It’s hard to have the greatest rivalry in your sport. So many different eras come into play, stats, primes, rules and the millions of what ifs? And even then, once a rivalry reaches that status it is forever questioned, loved by one generation and doubted by others.
In sports we love to take sides. Rivalries allow us to witness wars, align with good or evil and create infinite debate. We love them because seemingly rivalries allow us to witness the best a person has to offer.
We always hear how athletes play a little harder during such rivalries and that’s what we like. Celtics/Lakers, Yankees/Red Sox, Brady/Manning, Penguins/Capitals we can’t get enough. Sometimes a rivalry can become so big that fans of other teams and players join in and take a side.
Tennis is a little different though. In this sport, it truly is the ultimate one on one battle. While you need the skills and the ability half the game is mental. There are no outside interferences, no extreme changes in rule sets; if you lose there’s no one to blame. Thus a tennis rivalry is one of a different sort. It’s one on one, winner take all.
That being said, when a tennis rivalry develops, it becomes big, and if both players are at the top tier it almost becomes the sport itself.
I still believe the best tennis rivalry is the one I grew up with: Agassi vs. Sampras. During the 1990’s they were the product of USA tennis, you didn’t say tennis without thinking of one of those names.
34 times they’ve met, with Sampras taking 20 and Agassi 14. Nearly half of those matches were in a finals setting. Sampras is 6’1 while Agassi is 5”11, and they are only a year apart in age, thus both played most of their matches against each other in their prime, that of a Larry Bird and Magic Johnson.
This past decade’s most popular rivalry has been Roger Federer vs. Rafael Nadal, and even though it’s partly one sided, it stands out for a few reasons. Although they’ve played each other 23 times, with Nadal leading 15-8, they’ve had some extreme matches with changes in strategy occurring mid match and amazing fluidity in shots that seem almost impossible.
The 2008 Wimbledon Final was that of legend, and it’s had performances that you just don’t get to see in a regular professional tennis match. The rise of social media and sports information access have only further helped both men in attaining more popularity.
Despite other amazing and some longer rivalries like Agassi vs. Sampras, Bjorn Borg vs. John McEnroe and Stefan Edberg vs. Boris Becker many cite Federer vs. Nadal as the greatest tennis rivalry of all time.
If that’s true than Nadal vs. Novak Djokovic should have the ability to overtake it.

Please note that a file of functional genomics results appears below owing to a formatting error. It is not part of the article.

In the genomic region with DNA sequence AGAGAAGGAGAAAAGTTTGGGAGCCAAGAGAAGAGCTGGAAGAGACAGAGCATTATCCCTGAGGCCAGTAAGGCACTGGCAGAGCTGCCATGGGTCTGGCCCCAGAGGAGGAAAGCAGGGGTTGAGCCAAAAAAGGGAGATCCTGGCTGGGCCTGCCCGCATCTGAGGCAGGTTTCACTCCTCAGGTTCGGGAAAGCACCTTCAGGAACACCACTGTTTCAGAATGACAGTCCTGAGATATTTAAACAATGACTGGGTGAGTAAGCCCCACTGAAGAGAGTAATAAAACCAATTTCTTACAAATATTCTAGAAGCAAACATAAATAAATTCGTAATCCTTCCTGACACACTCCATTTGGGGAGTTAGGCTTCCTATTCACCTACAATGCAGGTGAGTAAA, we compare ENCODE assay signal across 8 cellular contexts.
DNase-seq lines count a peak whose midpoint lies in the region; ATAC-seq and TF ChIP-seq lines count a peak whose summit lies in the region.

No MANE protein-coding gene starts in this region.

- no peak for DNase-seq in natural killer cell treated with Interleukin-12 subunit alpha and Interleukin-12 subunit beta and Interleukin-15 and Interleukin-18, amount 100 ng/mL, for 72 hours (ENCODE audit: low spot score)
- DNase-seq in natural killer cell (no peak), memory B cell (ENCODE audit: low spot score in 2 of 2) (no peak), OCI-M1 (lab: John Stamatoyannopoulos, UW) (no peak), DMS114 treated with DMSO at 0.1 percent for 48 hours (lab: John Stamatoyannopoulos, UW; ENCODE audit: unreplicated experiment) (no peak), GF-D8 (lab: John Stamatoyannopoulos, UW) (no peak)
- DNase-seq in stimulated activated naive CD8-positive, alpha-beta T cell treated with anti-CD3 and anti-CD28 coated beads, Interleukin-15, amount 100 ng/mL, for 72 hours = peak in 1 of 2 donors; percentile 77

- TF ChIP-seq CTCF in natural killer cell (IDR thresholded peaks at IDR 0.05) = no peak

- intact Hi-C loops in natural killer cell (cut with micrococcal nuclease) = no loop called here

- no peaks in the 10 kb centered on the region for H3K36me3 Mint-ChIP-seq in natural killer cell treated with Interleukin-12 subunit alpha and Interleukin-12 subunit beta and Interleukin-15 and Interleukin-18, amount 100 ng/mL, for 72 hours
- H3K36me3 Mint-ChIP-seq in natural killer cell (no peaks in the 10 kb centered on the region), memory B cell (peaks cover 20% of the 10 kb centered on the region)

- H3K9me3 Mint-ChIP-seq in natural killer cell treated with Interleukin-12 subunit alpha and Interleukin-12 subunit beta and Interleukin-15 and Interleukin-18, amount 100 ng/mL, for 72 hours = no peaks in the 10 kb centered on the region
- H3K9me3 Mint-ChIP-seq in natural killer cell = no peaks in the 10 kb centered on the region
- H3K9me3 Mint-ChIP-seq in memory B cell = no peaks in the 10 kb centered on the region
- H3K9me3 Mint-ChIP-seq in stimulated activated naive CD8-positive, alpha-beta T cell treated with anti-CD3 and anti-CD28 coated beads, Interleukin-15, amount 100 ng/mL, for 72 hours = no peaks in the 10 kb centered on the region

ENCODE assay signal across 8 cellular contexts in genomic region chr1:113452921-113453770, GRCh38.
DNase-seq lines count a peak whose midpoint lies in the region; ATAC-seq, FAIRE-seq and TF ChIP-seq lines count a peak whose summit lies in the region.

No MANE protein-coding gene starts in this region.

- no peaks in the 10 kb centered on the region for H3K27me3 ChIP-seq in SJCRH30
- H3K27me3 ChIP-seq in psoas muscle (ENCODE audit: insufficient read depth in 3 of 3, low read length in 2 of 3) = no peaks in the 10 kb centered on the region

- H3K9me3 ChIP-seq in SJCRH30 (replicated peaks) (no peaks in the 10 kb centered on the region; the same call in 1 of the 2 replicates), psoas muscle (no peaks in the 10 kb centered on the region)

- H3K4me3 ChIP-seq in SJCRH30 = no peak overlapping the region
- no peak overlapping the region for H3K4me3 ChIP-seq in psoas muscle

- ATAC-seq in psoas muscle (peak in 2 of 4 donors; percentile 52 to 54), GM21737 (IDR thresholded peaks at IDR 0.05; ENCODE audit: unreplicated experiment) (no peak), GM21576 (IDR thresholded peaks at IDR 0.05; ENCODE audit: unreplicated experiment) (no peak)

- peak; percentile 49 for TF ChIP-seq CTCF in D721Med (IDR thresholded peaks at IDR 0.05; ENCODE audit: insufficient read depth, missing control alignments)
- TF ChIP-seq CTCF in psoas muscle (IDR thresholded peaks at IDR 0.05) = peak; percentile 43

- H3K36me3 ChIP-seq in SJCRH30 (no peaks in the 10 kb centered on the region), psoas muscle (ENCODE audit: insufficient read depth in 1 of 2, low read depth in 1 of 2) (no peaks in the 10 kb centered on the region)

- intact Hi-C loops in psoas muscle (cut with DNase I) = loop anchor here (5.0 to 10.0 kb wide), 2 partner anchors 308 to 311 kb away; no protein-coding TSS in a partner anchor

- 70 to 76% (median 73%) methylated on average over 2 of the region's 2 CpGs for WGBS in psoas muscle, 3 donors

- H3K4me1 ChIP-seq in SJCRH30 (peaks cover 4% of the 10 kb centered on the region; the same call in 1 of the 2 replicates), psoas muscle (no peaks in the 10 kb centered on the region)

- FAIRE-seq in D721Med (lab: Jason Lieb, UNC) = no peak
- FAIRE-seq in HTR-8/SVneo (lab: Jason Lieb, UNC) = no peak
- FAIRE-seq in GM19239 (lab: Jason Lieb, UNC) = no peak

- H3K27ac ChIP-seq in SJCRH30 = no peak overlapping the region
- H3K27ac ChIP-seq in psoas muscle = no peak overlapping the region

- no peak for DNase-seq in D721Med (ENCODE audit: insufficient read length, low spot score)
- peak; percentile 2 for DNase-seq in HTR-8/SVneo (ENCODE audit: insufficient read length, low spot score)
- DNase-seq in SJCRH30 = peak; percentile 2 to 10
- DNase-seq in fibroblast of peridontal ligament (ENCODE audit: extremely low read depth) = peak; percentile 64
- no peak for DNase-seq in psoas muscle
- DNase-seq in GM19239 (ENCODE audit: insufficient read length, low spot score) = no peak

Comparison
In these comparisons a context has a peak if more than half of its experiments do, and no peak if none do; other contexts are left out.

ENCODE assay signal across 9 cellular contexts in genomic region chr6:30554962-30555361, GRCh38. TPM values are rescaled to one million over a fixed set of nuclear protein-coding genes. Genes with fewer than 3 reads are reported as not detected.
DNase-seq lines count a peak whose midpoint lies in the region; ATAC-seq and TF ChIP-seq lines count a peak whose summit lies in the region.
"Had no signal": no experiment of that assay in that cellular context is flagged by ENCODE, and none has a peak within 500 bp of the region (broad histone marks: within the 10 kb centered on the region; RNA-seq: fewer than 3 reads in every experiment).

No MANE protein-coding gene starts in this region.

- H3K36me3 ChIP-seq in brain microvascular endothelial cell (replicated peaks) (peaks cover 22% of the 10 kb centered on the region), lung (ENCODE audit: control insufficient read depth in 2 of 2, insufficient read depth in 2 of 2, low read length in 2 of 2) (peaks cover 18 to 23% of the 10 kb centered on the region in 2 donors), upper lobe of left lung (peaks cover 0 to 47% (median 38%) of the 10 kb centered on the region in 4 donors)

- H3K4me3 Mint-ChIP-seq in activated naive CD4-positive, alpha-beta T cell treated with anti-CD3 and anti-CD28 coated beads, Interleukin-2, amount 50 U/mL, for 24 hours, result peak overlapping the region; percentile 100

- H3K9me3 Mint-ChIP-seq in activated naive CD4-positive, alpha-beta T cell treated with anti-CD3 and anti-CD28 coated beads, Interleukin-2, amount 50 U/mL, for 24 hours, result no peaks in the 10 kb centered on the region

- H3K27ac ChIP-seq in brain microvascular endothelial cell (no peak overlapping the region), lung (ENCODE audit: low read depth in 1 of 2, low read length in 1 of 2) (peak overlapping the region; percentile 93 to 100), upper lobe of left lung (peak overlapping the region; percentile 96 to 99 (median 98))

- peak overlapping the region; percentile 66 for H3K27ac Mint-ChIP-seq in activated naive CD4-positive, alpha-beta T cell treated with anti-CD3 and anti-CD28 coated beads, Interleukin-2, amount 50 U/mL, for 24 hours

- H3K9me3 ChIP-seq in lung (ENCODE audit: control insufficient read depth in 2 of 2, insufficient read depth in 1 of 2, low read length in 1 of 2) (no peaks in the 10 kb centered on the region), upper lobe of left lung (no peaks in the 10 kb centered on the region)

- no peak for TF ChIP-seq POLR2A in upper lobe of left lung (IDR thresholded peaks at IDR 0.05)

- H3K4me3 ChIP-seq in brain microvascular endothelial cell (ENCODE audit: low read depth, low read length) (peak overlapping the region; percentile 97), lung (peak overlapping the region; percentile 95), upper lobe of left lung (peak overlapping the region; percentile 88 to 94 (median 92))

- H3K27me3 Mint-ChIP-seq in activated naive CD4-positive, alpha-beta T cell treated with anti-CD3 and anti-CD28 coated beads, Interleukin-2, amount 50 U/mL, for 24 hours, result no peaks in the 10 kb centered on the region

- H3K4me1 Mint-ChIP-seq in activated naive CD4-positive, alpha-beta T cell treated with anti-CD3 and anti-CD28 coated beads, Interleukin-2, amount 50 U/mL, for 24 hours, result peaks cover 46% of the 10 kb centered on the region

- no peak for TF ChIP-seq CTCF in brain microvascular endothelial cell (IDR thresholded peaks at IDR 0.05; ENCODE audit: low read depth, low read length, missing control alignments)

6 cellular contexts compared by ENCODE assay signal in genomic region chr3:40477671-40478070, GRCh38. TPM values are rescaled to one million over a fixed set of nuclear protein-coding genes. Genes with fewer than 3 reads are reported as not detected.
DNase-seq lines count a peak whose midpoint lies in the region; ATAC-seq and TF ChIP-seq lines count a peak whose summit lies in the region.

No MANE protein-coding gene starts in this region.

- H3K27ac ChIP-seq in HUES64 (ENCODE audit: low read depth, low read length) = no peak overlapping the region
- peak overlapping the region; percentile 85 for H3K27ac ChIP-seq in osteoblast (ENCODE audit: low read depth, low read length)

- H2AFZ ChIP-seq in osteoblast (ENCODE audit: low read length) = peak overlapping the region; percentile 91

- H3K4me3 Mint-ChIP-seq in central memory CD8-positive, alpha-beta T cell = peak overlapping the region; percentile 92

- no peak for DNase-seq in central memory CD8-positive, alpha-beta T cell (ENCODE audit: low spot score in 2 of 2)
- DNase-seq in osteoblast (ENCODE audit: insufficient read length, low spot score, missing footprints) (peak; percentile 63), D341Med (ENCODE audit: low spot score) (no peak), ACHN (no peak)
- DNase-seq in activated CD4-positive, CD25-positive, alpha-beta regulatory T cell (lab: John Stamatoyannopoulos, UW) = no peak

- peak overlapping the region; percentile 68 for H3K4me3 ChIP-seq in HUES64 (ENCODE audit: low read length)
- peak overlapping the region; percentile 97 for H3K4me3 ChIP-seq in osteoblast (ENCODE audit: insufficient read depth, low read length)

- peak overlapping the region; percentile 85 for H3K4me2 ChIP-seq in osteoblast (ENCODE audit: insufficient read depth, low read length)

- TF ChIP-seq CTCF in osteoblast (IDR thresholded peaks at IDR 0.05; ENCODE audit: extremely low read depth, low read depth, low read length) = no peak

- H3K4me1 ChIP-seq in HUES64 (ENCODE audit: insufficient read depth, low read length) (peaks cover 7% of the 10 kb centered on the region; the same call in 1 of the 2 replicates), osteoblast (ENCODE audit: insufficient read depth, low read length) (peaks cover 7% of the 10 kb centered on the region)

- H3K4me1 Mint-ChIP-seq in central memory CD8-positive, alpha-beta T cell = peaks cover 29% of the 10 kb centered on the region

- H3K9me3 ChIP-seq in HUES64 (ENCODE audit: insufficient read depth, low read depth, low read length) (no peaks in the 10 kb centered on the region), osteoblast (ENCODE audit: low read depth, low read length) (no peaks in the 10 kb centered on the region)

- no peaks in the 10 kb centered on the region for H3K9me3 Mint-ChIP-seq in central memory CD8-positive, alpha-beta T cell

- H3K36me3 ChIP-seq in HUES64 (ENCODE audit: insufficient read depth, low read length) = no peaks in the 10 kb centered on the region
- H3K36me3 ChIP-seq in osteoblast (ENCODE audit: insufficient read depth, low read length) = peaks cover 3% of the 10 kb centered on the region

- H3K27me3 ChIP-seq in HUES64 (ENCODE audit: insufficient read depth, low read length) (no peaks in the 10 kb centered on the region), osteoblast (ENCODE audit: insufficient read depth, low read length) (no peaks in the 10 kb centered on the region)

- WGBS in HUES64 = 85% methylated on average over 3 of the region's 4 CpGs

We all have seen or heard the news about Djokovic; he’s hotter than lava right now. But that’s only on hard courts. Now that the clay court season is beginning, we will truly get to see if Djokovic has taken over, or if someone, mainly Nadal, who rules clay, will quiet him down.
A win at the French Open would do wonders for him, but a win over Nadal in the French Open? That would push his career, and this rivalry. As it stands, Nadal leads Djokovic 16-9 as compared to 15-8 with Federer, virtually the same.
However, if Djokovic should survive and triumph during the clay season and possibly beat Nadal again, his momentum would by sky high riding into Wimbledon and the US Open (where he lost to Nadal in the final last year).
While Novak Djokovic may never truly reach Roger Federer’s popularity, he has something Roger doesn’t: time. At 23 years old, he is a year younger than Nadal and six years younger than Federer, and if this season is any indication, he is entering his prime. In contrast Federer and Nadal are almost too far apart.
Four and a half years is a long time in tennis, as the body breaks down a lot faster. Thus it was inevitable that in this rivalry Nadal would start to catch Federer on the downside of his career. This isn’t to say that Maestro can’t beat the Matador anymore, just that it may be a lot tougher to do so, especially considering Nadal always had better athleticism in the first place.
This isn’t a problem for Djokovic though, who is cunning and has the athleticism to match. Thus if he, as well as Nadal, are able to keep up this level of play they have a good three to four prime years that they can flesh out into a longer, fiercer rivalry and as a fan of both I definitely can say I’m looking forward to it.
As the world number one and two, and the way current stats have shown, it may look like no one is standing in their way to meeting a couple more times this year.
That is, unless a motivated Roger Federer has anything to say about it.